Ralph Naranjo turned an interest in club racing and overnight cruising into a five-year family voyage around the world. Through lessons learned the hard way, he and his wife Lenore developed vital seamanship skills, outfitted their 41 foot sloop Wind Shadow and in 1976, with little fanfare, set sail —headed for trade wind latitudes and more than their fair share of voyaging adventures.
The course they set led them to tropical seas and landfalls in Hawaii, Tahiti, Fiji and even more remote outposts of Polynesia. They wintered over in Bora Bora and the following year sailed on to New Zealand. After 18 months as Kiwi residents, they sailed across the storm tossed Tasman Sea — a tough challenge offset by an easy reach up Australia’s Great Barrier Reef. Setting sail from Darwin, they island hopped across the Indian Ocean, calling in ports from Bali to Mauritius. Finally, they tackled fickle weather and high seas on their way around the Cape of Good Hope. A gale ushered them into the welcome shelter of Cape Town. The friendly trade winds of the South Atlantic swept them on toward Brazil and a return to North America.
The big challenge for the Naranjo’s was what to do after the five-year voyage came to a conclusion. Their answer was a delicate balance that involved keeping their boat, moving ashore, turning careers in education into a marine industry commitment and seeing the children transition to school ashore. Over the next decade, there would be a blend of life ashore and more seafaring adventure — another year long family cruise and an unusual link between suburbia and the lure of Gulf Stream crossings.
Ralph Naranjo has been a familiar voice in the marine community for more than 30 years. His writing and photography is as likely to depict an offshore adventure as it is to profile a DIY boat project.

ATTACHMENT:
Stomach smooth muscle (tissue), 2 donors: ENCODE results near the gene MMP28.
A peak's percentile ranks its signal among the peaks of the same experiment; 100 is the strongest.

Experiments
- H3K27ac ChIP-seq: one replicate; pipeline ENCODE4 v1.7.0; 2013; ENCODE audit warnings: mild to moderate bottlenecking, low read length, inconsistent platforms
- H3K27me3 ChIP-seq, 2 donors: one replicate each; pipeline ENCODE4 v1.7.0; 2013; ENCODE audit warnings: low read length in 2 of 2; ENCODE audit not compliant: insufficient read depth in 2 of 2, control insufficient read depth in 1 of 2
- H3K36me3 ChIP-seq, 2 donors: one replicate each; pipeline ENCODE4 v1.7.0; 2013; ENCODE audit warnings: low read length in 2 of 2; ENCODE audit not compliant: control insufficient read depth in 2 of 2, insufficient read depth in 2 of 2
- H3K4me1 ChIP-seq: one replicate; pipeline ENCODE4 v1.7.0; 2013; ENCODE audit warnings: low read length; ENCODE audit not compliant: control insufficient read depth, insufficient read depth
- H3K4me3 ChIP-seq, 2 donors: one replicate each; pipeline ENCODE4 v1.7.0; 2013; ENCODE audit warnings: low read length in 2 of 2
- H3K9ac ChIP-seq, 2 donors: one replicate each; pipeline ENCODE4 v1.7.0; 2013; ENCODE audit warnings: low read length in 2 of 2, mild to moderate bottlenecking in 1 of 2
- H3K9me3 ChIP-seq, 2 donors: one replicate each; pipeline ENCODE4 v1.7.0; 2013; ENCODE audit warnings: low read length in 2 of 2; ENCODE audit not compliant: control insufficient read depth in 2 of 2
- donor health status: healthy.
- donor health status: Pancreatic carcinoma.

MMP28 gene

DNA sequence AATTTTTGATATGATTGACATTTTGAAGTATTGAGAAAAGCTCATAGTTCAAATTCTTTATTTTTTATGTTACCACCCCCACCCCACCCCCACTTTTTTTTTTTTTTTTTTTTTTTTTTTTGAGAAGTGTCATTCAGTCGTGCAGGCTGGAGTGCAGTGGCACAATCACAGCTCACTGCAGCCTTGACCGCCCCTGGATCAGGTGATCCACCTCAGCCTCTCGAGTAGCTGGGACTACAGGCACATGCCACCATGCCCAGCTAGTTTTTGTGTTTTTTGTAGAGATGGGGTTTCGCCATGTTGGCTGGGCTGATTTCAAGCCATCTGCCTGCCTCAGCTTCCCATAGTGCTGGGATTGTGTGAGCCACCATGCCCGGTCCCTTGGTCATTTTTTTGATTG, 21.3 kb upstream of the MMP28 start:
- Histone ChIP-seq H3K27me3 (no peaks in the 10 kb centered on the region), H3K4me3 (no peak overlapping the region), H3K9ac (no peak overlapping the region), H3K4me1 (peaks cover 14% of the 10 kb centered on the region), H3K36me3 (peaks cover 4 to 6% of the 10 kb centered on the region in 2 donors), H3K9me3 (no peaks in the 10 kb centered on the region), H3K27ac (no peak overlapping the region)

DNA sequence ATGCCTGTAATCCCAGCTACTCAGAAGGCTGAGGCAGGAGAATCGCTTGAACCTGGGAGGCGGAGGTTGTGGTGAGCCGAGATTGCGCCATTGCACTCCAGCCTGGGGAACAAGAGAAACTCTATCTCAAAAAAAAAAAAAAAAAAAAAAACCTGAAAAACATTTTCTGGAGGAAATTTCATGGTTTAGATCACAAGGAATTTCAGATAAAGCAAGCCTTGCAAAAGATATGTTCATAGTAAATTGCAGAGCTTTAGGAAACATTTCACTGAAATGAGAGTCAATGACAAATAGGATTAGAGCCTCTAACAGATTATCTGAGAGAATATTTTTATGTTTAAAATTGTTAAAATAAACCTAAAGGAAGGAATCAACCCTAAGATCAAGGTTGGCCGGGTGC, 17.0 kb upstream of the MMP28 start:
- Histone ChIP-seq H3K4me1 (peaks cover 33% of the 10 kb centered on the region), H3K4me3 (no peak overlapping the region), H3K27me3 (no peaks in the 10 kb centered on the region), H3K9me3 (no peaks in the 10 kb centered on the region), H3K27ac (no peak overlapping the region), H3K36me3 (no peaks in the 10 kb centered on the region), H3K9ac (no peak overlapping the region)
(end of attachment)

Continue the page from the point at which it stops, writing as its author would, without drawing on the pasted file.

During his tenure as the Vanderstar Chair at the U.S. Naval Academy, he helped organize sail training and seamanship training and played a key role in the development of the navy's latest 44-foot sloops.
For over 15 years, he has moderated US Sailing Safety at Sea Seminars across the country, and is an adjunct lecturer at the Annapolis School of Seamanship. His latest book The Art of Seamanship is both a narrative and a how-to text focused on navigation, weather awareness, vessel selection and small craft voyaging.
Warning Coordination Meteorologist, National Weather Service, Duluth, MN
Carol is outreach and services coordinator at the Duluth weather office. She is responsible for communicating with NWS customers to ensure their needs are being met. She coordinates emergency communications and needs between the NWS and local, county, state and federal emergency planners. She also directs the preparedness education program. She loves talking about the weather, so a favorite part of her job is speaking with and to groups of all ages.
Carol received a B. S. degree in meteorology from the University of Wisconsin - Madison. She has been with the NWS for 34 years and has worked at various weather offices in the Midwest. As an amateur radio operator Carol volunteers annually for Grandma's Marathon and hopes to do more volunteering after retirement. In her spare time she likes to garden, play guitar, hike and bike.